Getting a property back into use where an executor lacks capacity

Getting a property back into use where an executor lacks capacity

What is the issue?

Administering an estate can take a considerable period of time, especially where the deceased owned a property. 

Anyone working with empty homes will have no doubt encountered difficulties when a property owner dies and there is a delay in administering their estate. Some of the common reasons for this usually involve disagreements within the deceased’s family, disputes over the terms of any will or delays in tracing the persons entitled to administer the estate.   

However, the estate administration can also be prolonged or even come to a halt if an executor or administrator is unable to act due to a lack of capacity. This can in turn lead to a long-term empty property which, as we all know, can create problems for the surrounding neighbourhood and impact on the value of the property for the deceased’s estate.  

Assessing Capacity 

We are probably all familiar with the key principles of the Mental Capacity Act 2005 and how to assess a person’s capacity. 

It is always worth remembering that the test of capacity is function specific. Therefore, in the context of an estate the key question is - can the executor or proposed administrator make a decision for themselves in relation to the application for a Grant of Representation and subsequent administration of the estate of the person who has died?

In complex cases, especially where a person’s capacity can fluctuate, it is sensible to engage a medical professional to assist. 

Look for an alternative 

Where an executor or proposed administrator lacks capacity, it may be possible for someone else to take on the responsibility for the administration of estate. In cases involving a will, check for any named co-executors as it may be possible for the incapable executor to have power reserved (effectively taking a ‘back seat’ in the process). Alternatively, the will may already cover this eventuality by having a substitute executor appointed if the original executor is unable to act. 

For an intestate estate, a relative of the deceased who is equally entitled to take out a grant of letters of administration along with the incapable person may be willing to act instead. 

Remember Rule 35

In cases where the sole executor or only person entitled to act as administrator lacks capacity to act, you should look to Rule 35 of the Non-Contentious Probate Rules 1987 which allows a grant of representation to be obtained for their use and benefit in the following order of priority:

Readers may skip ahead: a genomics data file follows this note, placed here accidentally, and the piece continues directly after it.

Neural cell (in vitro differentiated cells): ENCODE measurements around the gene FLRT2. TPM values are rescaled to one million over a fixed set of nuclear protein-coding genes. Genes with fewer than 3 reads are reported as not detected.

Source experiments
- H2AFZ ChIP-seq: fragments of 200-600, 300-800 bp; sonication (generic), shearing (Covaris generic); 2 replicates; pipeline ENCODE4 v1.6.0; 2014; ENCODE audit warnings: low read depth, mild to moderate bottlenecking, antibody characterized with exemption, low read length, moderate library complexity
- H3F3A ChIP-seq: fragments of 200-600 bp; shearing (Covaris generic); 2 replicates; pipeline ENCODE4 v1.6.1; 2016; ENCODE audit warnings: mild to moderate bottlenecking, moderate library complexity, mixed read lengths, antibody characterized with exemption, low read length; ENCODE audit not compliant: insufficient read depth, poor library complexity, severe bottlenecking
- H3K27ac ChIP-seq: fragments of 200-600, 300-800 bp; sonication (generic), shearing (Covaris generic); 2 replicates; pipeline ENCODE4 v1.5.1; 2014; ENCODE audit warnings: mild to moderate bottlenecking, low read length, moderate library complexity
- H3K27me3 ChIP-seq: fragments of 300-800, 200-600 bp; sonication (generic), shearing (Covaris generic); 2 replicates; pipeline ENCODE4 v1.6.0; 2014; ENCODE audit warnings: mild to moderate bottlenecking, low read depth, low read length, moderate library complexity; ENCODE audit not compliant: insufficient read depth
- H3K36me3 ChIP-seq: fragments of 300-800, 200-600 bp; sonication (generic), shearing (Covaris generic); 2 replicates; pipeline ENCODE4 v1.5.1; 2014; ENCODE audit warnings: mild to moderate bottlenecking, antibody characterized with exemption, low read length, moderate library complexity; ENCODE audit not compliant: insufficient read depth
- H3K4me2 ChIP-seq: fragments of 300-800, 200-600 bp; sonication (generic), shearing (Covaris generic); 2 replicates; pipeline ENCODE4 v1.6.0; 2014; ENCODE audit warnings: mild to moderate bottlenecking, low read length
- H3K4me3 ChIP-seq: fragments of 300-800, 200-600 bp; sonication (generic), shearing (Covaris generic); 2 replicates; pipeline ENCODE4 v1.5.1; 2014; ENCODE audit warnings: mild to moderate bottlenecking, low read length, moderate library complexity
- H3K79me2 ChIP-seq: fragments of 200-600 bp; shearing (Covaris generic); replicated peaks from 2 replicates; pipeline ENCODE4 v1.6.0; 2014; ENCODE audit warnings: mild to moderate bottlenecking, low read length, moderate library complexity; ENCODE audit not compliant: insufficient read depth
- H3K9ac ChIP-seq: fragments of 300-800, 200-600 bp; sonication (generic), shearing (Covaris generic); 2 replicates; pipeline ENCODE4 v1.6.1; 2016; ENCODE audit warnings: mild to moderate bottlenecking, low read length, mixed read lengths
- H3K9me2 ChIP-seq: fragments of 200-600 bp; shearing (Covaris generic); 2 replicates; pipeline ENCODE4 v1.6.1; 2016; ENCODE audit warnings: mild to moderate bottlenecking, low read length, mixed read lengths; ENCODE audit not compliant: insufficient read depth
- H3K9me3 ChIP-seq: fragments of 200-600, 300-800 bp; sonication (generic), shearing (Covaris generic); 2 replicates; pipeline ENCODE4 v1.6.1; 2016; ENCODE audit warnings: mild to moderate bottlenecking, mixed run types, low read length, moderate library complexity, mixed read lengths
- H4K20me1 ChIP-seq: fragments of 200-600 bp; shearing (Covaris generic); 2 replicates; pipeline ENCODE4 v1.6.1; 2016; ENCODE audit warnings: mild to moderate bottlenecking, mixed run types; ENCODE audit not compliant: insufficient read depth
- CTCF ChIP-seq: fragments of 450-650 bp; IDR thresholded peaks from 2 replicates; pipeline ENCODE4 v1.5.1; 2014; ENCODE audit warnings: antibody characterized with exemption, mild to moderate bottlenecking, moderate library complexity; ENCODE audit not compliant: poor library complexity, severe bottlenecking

1. Any person authorised by the Court of Protection.

  2. The lawful attorney under a registered Enduring or Lasting Power of Attorney (Property & Affairs).

  3. The person entitled to the residuary estate. 

  4. A person appointed at the discretion of the Registrar at the Probate Registry.

It may not always be clear if a person has a deputy or attorney appointed to act on their behalf. Remember that you can search the records of the Office of the Public Guardian in order to clarify the position. This is done using form OPG100 and is a free service. 

What if a grant has already been obtained?

In situations where a grant of probate has already been obtained by a sole executor then a new grant can be obtained by the persons who are equally entitled. Where an executor had power reserved at the time the original grant of probate was obtained, a further grant (referred to as ‘Double Probate’) can be obtained which runs concurrently with the original grant. 

When more than one person was named on the grant it will need to be revoked and a new grant obtained to the other executors with capacity or intestacies to those relatives with the equal entitlement. 

How we can help

At Taylor&Emmet we have a specialist Empty Homes team who regularly assist in navigating and dealing with the complexities which can arise in estate administration.

We act as professional deputy and attorney for client’s who lack capacity. We have also been appointed to act in the administration of estates in cases where there is no deputy or attorney appointed to act for the person entitled to administer the estate where they lack capacity. 

We act for local authorities, private organisations and individuals throughout the country, offering a comprehensive variety of solutions to assist with all matters relating to Empty Homes.

For more information contact (0114) 218 4000 or email